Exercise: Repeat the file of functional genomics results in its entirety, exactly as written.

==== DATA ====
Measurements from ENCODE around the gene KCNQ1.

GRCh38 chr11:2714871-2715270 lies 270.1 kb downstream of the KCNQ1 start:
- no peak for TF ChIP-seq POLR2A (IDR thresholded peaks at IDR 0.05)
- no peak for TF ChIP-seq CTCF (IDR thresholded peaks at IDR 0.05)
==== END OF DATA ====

Measurements from ENCODE around the gene KCNQ1.

GRCh38 chr11:2714871-2715270 lies 270.1 kb downstream of the KCNQ1 start:
- no peak for TF ChIP-seq POLR2A (IDR thresholded peaks at IDR 0.05)
- no peak for TF ChIP-seq CTCF (IDR thresholded peaks at IDR 0.05)